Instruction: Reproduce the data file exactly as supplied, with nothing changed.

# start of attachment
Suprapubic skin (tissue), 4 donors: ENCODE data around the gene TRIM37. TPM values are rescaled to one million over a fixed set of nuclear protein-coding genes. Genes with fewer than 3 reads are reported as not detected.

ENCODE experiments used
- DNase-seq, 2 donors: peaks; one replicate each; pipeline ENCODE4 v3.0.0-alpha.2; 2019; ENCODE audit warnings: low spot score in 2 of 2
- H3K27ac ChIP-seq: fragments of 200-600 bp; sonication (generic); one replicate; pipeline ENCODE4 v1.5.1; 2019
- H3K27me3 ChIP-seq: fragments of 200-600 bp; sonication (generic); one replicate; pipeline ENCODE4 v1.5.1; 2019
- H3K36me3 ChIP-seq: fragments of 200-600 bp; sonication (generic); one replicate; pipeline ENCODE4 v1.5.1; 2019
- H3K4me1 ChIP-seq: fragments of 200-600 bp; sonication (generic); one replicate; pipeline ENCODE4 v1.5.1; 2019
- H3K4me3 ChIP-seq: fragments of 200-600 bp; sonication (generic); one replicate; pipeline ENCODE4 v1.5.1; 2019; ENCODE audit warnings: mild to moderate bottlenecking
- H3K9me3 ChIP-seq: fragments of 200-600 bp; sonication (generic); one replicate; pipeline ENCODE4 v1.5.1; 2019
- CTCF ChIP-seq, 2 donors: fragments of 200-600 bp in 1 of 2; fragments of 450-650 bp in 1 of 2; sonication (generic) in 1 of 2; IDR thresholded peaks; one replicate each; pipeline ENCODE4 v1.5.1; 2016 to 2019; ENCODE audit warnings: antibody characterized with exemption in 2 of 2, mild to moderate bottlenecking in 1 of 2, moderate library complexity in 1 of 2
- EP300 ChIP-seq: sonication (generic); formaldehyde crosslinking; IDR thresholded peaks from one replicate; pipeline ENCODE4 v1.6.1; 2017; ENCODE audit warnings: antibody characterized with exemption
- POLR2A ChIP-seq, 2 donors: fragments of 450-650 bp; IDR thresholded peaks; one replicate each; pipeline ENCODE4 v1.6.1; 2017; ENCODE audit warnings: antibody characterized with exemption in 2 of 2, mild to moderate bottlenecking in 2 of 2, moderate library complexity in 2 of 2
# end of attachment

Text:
Suprapubic skin (tissue), 4 donors: ENCODE data around the gene TRIM37. TPM values are rescaled to one million over a fixed set of nuclear protein-coding genes. Genes with fewer than 3 reads are reported as not detected.

ENCODE experiments used
- DNase-seq, 2 donors: peaks; one replicate each; pipeline ENCODE4 v3.0.0-alpha.2; 2019; ENCODE audit warnings: low spot score in 2 of 2
- H3K27ac ChIP-seq: fragments of 200-600 bp; sonication (generic); one replicate; pipeline ENCODE4 v1.5.1; 2019
- H3K27me3 ChIP-seq: fragments of 200-600 bp; sonication (generic); one replicate; pipeline ENCODE4 v1.5.1; 2019
- H3K36me3 ChIP-seq: fragments of 200-600 bp; sonication (generic); one replicate; pipeline ENCODE4 v1.5.1; 2019
- H3K4me1 ChIP-seq: fragments of 200-600 bp; sonication (generic); one replicate; pipeline ENCODE4 v1.5.1; 2019
- H3K4me3 ChIP-seq: fragments of 200-600 bp; sonication (generic); one replicate; pipeline ENCODE4 v1.5.1; 2019; ENCODE audit warnings: mild to moderate bottlenecking
- H3K9me3 ChIP-seq: fragments of 200-600 bp; sonication (generic); one replicate; pipeline ENCODE4 v1.5.1; 2019
- CTCF ChIP-seq, 2 donors: fragments of 200-600 bp in 1 of 2; fragments of 450-650 bp in 1 of 2; sonication (generic) in 1 of 2; IDR thresholded peaks; one replicate each; pipeline ENCODE4 v1.5.1; 2016 to 2019; ENCODE audit warnings: antibody characterized with exemption in 2 of 2, mild to moderate bottlenecking in 1 of 2, moderate library complexity in 1 of 2
- EP300 ChIP-seq: sonication (generic); formaldehyde crosslinking; IDR thresholded peaks from one replicate; pipeline ENCODE4 v1.6.1; 2017; ENCODE audit warnings: antibody characterized with exemption
- POLR2A ChIP-seq, 2 donors: fragments of 450-650 bp; IDR thresholded peaks; one replicate each; pipeline ENCODE4 v1.6.1; 2017; ENCODE audit warnings: antibody characterized with exemption in 2 of 2, mild to moderate bottlenecking in 2 of 2, moderate library complexity in 2 of 2